Blueprint Magazine Interview


By Tim Ambrahams

© Jeanette Barnes 2010. All Rights Reserved

Jeanette Barnes: Tim Abrahams meets the artist to talk about her work and the human aspect of construction.

Jeanette Barnes has yet to get angry with Las Vegas. In her studio in Hackney Wick in London, Barnes has taped a sheet of paper to the wall and on it has sketched a picture of  the junction between Tropicana Avenue and Las Vegas Boulevard. In its subject it is a departure. Barnes has been documenting London’s major construction projects throughout the last 20 years. Sketching quickly with 4B pencil on site, and then  transferring the details with charcoal on to huge landscapes of paper.

Sitting to one side in the studio is a stunning charcoal landscape of the Olympic Stadium under construction. The picture captures the drama of construction: the intensity of materials required, the choreography of machinery and manpower, the energy and effort expended. The Las Vegas picture, though, is something of a let down. While impressive in its detailing, the streetscape lacks dynamism, there is no movement, no sense of a society being built or in deep flux as there is in the best of her work. ‘Don’t look at it. It’s no good yet,’ says the artist. ‘I need to get cross with it.’

The prospect of an angry Jeanette Barnes is a fascinating one. In person she has the good humour and candour of a true Lancastrian, both genuinely puzzled by the fact that she has been working in an unfashionable medium at an economically unviable scale for the last 20 years and resolved to see through her own aesthetic choices to their logical conclusion. It must be quite a sight to see her in full fury. Standing at 1.59m, she draws on paper 1.5m in height and about 2m in length.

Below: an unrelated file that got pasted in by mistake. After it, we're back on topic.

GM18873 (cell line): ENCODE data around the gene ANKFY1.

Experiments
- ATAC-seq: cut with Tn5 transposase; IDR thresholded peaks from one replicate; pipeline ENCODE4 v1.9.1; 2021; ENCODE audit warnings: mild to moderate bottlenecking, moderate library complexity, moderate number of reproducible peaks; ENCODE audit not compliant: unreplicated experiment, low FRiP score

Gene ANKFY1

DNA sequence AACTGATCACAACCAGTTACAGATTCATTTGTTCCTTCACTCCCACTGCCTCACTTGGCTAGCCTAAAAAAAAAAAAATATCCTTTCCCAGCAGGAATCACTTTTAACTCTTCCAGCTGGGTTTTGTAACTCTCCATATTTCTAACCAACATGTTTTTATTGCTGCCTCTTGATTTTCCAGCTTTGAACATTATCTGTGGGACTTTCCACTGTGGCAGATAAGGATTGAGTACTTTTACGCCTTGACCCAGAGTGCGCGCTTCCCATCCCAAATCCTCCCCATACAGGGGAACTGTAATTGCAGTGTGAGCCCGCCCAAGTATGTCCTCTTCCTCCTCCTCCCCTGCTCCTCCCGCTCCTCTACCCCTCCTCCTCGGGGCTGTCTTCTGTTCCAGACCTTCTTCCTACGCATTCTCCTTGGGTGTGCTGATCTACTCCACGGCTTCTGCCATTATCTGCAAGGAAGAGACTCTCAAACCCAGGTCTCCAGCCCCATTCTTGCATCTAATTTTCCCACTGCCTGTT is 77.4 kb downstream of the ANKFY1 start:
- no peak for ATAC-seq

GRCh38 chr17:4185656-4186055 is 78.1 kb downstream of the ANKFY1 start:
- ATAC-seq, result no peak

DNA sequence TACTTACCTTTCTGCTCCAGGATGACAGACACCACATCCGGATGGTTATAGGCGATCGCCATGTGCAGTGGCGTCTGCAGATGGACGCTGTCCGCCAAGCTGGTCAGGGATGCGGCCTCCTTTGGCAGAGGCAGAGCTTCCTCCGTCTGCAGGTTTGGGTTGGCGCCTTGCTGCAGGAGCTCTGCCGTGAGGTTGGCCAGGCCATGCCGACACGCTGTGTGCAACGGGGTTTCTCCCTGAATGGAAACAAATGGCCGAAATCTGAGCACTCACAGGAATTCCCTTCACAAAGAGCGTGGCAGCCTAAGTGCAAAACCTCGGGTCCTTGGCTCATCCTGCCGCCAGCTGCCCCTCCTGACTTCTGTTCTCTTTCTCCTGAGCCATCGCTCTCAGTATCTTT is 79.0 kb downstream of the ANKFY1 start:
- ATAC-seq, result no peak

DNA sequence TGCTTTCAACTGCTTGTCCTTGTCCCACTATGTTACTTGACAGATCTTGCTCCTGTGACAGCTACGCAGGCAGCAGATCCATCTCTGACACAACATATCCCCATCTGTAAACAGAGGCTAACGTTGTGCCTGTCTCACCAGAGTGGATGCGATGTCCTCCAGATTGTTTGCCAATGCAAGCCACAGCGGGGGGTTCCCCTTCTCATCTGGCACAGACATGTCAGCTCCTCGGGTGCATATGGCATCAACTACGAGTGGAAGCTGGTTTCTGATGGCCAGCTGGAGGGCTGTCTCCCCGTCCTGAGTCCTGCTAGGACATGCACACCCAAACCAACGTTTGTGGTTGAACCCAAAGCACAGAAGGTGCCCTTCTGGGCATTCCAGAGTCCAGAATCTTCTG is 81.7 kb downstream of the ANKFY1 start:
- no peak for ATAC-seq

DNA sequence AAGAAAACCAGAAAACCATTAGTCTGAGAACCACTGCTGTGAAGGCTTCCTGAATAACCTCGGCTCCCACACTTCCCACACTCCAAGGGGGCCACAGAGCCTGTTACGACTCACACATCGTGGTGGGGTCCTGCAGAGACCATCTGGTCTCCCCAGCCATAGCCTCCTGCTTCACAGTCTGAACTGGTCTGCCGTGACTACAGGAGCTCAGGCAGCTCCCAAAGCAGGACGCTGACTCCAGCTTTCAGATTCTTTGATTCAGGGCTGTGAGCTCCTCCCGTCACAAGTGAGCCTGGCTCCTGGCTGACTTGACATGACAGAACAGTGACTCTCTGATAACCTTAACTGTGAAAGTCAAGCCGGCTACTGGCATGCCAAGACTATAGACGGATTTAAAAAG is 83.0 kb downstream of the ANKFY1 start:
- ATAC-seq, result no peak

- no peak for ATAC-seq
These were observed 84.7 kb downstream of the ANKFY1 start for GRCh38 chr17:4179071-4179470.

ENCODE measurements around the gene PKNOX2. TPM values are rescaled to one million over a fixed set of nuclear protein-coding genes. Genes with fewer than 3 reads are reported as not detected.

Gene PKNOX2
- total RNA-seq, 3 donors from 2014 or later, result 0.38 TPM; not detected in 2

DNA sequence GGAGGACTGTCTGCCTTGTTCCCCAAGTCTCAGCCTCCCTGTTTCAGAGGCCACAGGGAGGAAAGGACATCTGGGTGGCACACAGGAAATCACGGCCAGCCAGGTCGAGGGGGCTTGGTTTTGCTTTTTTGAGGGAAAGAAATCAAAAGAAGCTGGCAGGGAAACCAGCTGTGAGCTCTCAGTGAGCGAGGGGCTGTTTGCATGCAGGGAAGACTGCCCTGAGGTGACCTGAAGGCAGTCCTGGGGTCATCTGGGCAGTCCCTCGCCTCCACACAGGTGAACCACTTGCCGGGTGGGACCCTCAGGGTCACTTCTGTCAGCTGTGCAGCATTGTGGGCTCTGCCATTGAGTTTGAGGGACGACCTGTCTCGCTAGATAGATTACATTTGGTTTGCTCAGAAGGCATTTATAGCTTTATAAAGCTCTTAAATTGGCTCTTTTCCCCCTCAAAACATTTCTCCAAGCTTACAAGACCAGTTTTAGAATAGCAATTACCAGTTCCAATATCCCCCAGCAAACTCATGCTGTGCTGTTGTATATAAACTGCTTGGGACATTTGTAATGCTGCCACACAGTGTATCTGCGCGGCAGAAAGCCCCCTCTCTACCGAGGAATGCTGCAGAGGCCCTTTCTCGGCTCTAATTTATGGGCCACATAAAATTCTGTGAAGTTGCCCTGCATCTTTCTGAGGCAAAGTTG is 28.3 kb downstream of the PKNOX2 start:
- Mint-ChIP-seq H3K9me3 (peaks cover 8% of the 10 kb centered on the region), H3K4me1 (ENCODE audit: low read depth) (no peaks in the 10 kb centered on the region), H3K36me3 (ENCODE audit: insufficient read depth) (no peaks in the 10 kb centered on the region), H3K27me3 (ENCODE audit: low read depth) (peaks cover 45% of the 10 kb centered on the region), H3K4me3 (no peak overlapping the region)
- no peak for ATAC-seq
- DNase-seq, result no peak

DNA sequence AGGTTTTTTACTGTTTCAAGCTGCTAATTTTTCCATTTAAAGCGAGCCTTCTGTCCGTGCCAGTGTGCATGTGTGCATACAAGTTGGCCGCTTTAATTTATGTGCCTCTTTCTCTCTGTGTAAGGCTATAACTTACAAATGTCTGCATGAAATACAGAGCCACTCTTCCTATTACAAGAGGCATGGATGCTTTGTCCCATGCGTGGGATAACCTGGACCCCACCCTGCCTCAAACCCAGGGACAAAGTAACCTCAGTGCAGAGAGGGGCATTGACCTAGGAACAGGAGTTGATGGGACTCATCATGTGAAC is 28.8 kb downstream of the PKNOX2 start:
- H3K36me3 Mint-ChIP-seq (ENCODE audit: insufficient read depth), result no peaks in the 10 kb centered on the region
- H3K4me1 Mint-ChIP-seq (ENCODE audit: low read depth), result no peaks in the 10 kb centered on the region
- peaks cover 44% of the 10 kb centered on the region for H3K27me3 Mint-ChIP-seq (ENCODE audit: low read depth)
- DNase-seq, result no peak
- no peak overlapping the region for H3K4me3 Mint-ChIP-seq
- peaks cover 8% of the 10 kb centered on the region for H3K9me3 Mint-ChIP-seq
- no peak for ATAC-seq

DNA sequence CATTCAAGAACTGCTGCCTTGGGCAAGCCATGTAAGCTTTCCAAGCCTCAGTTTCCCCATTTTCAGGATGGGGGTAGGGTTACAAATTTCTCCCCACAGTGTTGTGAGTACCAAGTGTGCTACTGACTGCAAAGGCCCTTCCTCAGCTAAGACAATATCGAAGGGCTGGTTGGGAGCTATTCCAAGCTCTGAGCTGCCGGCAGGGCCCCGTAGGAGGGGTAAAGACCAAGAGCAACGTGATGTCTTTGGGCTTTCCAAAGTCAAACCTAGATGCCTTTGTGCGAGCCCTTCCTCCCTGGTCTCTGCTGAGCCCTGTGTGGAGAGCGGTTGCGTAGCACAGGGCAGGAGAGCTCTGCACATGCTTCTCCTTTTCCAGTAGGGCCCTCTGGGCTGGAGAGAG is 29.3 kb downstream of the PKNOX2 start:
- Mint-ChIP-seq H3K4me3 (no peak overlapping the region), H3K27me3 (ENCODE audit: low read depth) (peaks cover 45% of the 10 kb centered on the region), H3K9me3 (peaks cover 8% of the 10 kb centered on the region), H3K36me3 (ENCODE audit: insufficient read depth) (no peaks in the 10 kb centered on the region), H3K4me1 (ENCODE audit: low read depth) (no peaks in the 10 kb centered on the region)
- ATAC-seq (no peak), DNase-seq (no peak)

She does a quick and, one hopes for the sake of her husband the well-known artist Paul Brandford who shares her studio, exaggerated impression of herself drawing. Its like a cross between the conductor Seiji Ozawa and Animal from The Muppets. ‘When I draw, the paper is almost my height. I almost feel like I’m exactly in it. It’s the optimum size because if I go any bigger I wouldn’t be able to get the framed pictures up and down the stairs,’ she says.

The anger comes later and it is expressed on the smaller scale. ‘I attack the detail,’ she says. ‘That’s what I get cross with.’ Working with compressed charcoal, she moves lines, adds layers, obliterates details. It is a ruthless process. ‘I do these gorgeous little building details and then they end up as three bloody smudges. I do a great deal of tight information then I stand back and think: what’s the least I can say? That’s when I get cross.’

Pictures like the seminal version of the Olympics stadium are like composite stop-animations. Layers of activity blurred at a later stage. She’s been sketching the stadium for two years and the Aquatic Centre for one, seeking out vantage points around the site and fighting the Olympic Delivery Authority’s reluctance to let anyone document anything that happens inside their kingdom.

It’s no wonder that the world of architecture and construction has shown some interest in her work down the years. In 2000, Rivington Street Studio was acting as design consultants for the Financial Services Authority in Canary Wharf. In this role, Charles Thomson of Rivington commissioned Barnes to do two large pieces of the building under construction. He also bought a couple of her other smaller pieces of Heron Quays and the Jubilee Line under construction. A catalogue that Thomson wrote at the time nailed what  was best about Barnes’ drawing. ‘Her work celebrates the energy and dynamism of construction and captures an atmosphere that is timeless, a reflection of the effort expended by successive generations  as the urban landscape changes,’ he wrote.